Driving through the countryside of New Zealand is like travelling through the pages of a picture book. A picture book about fat contented cows, teapots and scones, teal glossy ducks and chickens under bushes. A book filled with farmyards, hill sides and neat fenced meadows.
At every dip and fold of green on green we expect to see Little Boy Blue, Little Bo Peep and Mary with her lamb. Velvet bright hills are splashed with golden gorse and mauve pink blooms and liberally patched with snowy pom pom sheep. Mountain tops are wrapped gently in a tulle of milky pearl mist. This is Heidi country with its smattering of white on the peaks of distant mountains, its rain washed sky, thick etch of dark pine forest and cows lumbering to the dairy. This is the kind of scenery that makes you catch your breath as you wait for the next picture perfect page to appear.
And on every signpost Maori names sing sweetly like a beautiful Polynesian chorus: Paekakiriki, Pautahunui, Kapiti, Raumati, Paraparaumu, Waikanae, Otaihanga, Otaki, Taupo, Peka Peka, Te Horo, Te Waka, Tararua, Te Manuao, Waitohu, Waikawa, Wanganui…
How pallid and dull the western place names sound in comparison: Queen Elizabeth Park, McKay Crossing, Woodville…
Our first stop is Napier – an Art Deco town filled with pastel pretty buildings that transport us back to the 1930s. Wandering around in rain jackets and runners, we chance upon a wonderful restaurant Bistronomy which is owned by James Beck. Later in our trip I read a fancy culinary magazine which informs us that Beck worked with Heston Blumenthal at The Fat Duck. Lucky we dressed so well to eat in his restaurant! It is also a treat to visit some of the very picturesque vineyards scattered around the region of Hawkes Bay.
Of course we have to visit the famous hot springs of Rotorua. I love this place. The earth reminds us of its presence all over this town. We hear the deep gurgle of its belly, we see the bubble and burst of grey viscous mud, we sniff the turgid sulphur laced air. It is impossible to ignore the fact that this scenic town is located squarely on the Pacific Rim of Fire. All around us the land fizzes, erupts and steams like a boiling saucepan. We can feel the fire gods dancing beneath us.
Travelling up the coast we arrive at the Coromandel Peninsula where green hills slope down to sandy beaches. We stay in Whangamata – a sleepy seaside town which boasts an excellent café, Six Forty Six . We drive around the peninsula and lunch on scrumptious seafood chowder in the holiday hamlet of Hahei.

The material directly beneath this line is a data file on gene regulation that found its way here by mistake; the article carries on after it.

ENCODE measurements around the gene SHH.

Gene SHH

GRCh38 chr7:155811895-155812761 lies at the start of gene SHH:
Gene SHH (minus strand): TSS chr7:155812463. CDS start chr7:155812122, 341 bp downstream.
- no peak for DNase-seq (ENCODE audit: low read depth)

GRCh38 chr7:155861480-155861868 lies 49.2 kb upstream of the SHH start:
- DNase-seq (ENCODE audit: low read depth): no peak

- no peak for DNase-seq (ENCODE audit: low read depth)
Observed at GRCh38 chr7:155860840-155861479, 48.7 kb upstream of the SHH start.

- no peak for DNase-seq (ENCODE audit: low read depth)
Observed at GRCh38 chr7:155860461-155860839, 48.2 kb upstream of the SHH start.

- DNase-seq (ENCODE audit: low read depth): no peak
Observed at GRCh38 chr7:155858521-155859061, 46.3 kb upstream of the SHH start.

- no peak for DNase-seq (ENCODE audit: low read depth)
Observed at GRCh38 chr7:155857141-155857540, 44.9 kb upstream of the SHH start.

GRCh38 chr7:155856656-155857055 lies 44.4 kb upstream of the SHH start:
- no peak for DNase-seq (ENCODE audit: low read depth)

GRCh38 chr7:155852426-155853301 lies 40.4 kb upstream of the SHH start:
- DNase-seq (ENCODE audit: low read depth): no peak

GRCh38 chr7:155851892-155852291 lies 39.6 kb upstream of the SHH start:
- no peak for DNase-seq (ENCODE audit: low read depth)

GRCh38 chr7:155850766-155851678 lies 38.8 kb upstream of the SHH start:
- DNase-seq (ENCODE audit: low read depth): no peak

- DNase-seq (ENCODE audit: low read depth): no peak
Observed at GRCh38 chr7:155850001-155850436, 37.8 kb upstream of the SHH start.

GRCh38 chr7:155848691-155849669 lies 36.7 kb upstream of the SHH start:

From Coromandel we make our way up to the Bay of Islands. I am fascinated by the romantic sound of this place and I am not disappointed. The little town of Keri Keri is delightful. We are welcomed by a lovely couple (Carl and Justine) at Kauri Park Motel and our room is tucked in a fragrant garden. Keri Keri offers us two great dining experiences. The first is at Cafe Jerusalem where we eat yummy Israeli food and the second is at a restaurant called The Italians which is fabulous! This place could be in Italy – red checked tablecloths, a slightly scruffy bar, pictures of Frank Sinatra, Dean Martin, Madonna, family photos of the chef Cesare Stella, wax crusted Chianti bottles and some of the very best Italian food we have ever eaten (including in Italy).
We catch a ferry from Paihia to Russell. The history here is palpable and we are transported to the country’s first sea port and European settlement . This quaint town retains its layout and buildings from 1843.
And finally, four perfect days in Auckland, staying at the home of our dear friend, Shoba. There are pockets of real grace and elegance in this city. Ponsonby and Parnell beguile us with their gracious homes, beautiful tree lined streets, world class restaurants, boutiques and bookshops. The Women’s Bookshop and The Dorothy Butler Children’s Bookshop in Ponsonby are simply splendid. New Zealand does bookshops, pots of tea and excellent cake with aplomb! What a very civilised country!
We love the Auckland Art Gallery where we marvel at oil paintings of significant Maori leaders and dip into a gorgeous exhibition by a New Zealand female artist Frances Hodgkins. Food in Auckland is outstanding . I have to mention The French Café which was truly fabulous and also the delicious cafes, bars, restaurants and market stalls clustered in the enticing hub of Ponsonby Central.
Our friend Shoba takes us on an hour’s drive out of Auckland to Matakana Village Farmers Market where we taste delectable organic local produce in a fairy tale setting before making our way to the marvellous Morris and James Pottery Café to gaze at stunning ceramics and laze over a yummy lunch.
Our last day in Auckland includes a drive to Mission Bay and a tasty whitebait omelette at Café on Kohi.
And so our travels to Aotearoa come to an end but we leave with a profound fondness for this lush green country and its warm, friendly people. Beneath the tea cosy tapestry of farms and cottages appliqued with felt cows and woolly sheep is the heart beat of a culture that goes back to the mythical islands of Hawaiki. It is impossible to ignore the indelible tattoo of Maori language, stories and symbols on this land.
The word Aotearoa is made up of the three parts: ao = cloud, dawn, daytime or world, tea = white, clear or bright and roa = long. The common translation is the land of the long white cloud. We love the poetry and cadence of this word. Across the Tasman, long before white men arrived with their foreign words and colonial labels, was a country called Aotearoa… and it is still there…
© Anita Patel, 2015